It’s one thing to have a beautiful smart script for a movie and make that come to life on the screen, it’s totally different to have a very short, sometimes only fifteen-second clip in which there is music, movement and feeling… Fashion has everything to do with a feeling with an amazing girl. If it is just three moments removed, it’s not so amazing.
It’s something you can’t teach or easily explain. It’s just this very fine line when something translates into an idea or feeling of fashion which makes you actually want to be her, and, thus, want to have the clothes or the shoes or the bag or whatever it is that you’re showing. For me, that is a very particular, fine moment, and I think great fashion photography, and fashion films, captures that element and evokes this desire to be that person and have her life, which makes you want to buy the clothes. It’s not a given that a great film director could also make a great fashion film because it’s a certain feeling for when the girl’s at her best. It’s not that simple. It’s not just a beautiful girl in a great outfit.
You’ve eloquently expressed the nuance of fashion. So many “big ad agencies” or new digital agencies put their hand in fashion thinking they can do it simply with a beautiful girl, a great photographer, and a logo.
No, that’s the thing. It’s something that is not easy to explain and I guess it’s like that thing where you either have it or you don’t. Or the girl has it or she doesn’t. I think there’s something exciting I feel once the video cameras start rolling that it’s, you know, you gotta move!
It’s hard to grasp. It’s why it’s always changing, and that’s why it’s exciting, because there is this constant evolvement and at the same time, fashion is built on nostalgia. We all constructed our own identities when we were in our teenage years. The music we liked came with a certain style. Take David Bowie, for instance. He had so much influence on how you dressed, how you behaved, which group of friends you’d belong to, what concerts you’d go see. That period of finding your own identity, your sexuality, your hair, your makeup, the group you belonged to, is the most transformative period of anyone’s life, and I think what fashion does is a constant diving back into those memories, revisiting style elements that at a time were even disgusting in your mind but now are just amazing, or have a certain humorous value to them.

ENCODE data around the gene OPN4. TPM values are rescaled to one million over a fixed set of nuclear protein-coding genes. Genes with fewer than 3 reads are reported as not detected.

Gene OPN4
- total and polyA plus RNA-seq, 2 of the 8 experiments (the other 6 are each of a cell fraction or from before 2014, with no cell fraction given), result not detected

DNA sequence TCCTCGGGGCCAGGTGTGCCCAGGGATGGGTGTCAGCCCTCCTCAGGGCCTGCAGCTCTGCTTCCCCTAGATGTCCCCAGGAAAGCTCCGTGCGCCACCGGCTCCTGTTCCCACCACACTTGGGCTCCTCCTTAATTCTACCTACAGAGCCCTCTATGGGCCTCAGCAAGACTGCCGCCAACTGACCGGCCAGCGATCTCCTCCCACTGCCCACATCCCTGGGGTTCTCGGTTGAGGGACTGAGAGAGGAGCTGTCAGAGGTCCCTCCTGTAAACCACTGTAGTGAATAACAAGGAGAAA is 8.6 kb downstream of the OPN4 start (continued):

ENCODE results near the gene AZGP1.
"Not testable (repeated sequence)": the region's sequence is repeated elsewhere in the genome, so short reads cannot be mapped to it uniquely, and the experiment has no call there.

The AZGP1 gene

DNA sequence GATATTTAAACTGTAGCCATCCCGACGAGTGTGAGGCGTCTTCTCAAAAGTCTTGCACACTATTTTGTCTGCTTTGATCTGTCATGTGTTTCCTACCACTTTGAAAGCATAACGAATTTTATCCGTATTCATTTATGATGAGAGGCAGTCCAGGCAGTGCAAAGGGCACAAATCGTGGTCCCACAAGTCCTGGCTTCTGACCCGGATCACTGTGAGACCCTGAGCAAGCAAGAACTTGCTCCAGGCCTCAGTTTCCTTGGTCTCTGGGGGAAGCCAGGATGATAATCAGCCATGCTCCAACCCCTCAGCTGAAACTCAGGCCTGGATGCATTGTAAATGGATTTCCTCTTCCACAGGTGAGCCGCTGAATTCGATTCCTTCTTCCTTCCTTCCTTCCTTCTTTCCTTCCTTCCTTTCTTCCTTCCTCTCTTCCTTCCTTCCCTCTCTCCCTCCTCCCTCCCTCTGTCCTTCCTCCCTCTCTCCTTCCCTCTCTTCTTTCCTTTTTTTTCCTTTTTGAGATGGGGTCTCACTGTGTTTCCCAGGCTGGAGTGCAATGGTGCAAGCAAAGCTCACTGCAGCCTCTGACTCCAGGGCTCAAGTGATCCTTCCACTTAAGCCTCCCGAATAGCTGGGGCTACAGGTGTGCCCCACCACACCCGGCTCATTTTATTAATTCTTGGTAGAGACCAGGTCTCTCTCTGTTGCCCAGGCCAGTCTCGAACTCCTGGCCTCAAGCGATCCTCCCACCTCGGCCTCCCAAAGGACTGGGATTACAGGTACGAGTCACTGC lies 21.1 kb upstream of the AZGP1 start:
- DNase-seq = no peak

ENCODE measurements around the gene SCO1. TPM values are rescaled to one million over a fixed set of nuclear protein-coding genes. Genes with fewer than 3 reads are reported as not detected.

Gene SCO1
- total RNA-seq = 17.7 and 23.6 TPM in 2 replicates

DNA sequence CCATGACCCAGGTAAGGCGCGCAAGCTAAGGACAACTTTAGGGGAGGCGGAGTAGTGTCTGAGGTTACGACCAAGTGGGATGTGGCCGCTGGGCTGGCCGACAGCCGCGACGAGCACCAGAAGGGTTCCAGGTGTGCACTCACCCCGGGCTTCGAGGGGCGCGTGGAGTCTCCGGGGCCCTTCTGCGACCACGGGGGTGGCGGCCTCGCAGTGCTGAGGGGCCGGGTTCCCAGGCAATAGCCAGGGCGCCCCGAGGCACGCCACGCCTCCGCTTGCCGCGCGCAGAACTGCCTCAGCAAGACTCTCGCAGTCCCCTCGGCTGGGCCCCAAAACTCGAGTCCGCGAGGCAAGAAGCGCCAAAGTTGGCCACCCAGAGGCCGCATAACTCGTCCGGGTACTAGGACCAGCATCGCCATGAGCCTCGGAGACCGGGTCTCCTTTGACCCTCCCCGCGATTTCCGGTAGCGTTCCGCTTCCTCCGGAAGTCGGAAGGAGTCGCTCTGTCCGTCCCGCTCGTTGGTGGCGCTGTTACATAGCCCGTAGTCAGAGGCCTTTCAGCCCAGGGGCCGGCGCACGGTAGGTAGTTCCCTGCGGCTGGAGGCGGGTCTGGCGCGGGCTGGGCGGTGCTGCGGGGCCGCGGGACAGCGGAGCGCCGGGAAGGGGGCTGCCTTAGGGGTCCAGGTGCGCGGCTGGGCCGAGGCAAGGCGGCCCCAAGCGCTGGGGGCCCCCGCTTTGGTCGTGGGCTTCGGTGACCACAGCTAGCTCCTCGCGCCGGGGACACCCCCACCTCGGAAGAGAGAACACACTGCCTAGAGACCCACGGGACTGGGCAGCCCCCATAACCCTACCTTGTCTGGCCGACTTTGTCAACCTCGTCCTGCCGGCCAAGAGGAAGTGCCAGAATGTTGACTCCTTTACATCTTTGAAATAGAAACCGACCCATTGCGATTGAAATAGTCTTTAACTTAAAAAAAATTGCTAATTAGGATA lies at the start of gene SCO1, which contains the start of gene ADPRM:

Which makes you think about now, how you’re actually glorifying the thing that you were disgusted by when you were a kid growing up in the ’80s or whatever. I think that’s what fashion is built on. It’s a constant collage of nostalgic elements that create a new look. As the designers get younger, the time catches up more and more. Now everyone’s working on the ’90s because they were all in their teenage years in the ’90s. It’s very interesting for me to see how all of these things keep cycling back and forth. It’s an interesting game, and it’s always inspiring.
Musically, how do you get your kicks?
I’m very basic. Vinoodh has a much broader taste in music than I do. With me, it’s give me Michael Jackson, David Bowie, Lady Gaga and Disclosure and I’m good. But, of course there are so many songs that trigger a lot of the memories of my youth. Most of them are grounded in disco and new wave because those were the two periods when I was between fourteen and eighteen. But, I have to say, Vinoodh is much more versed in a variety of different music that he loves.
What about film?
It’s so fascinating to me because now that we have a son who is twelve, we find that there’s this whole period of movies that we completely missed, which everyone here in New York keeps saying, “Oh my god! You never saw Ferris Bueller’s Day Off?”
You missed all of John Hughes!?
We missed that whole period because we lived in Amsterdam. We both grew up in Amsterdam and saw films by Ingmar Bergman or Fellini or Visconti or Fassbinder. Those were the films that formed us. So, consequently, there is a whole world of American 80’s movies that we missed. We’re trying to catch up on all that now with our son, who is the age to see all of that right now. It’s wild that there’s a certain period that just completely blew over for us.
Well, enjoy all that teen angst and watch out for Weird Science.
Right! Too late!
Inez, thanks for chatting and best to Vinoodh.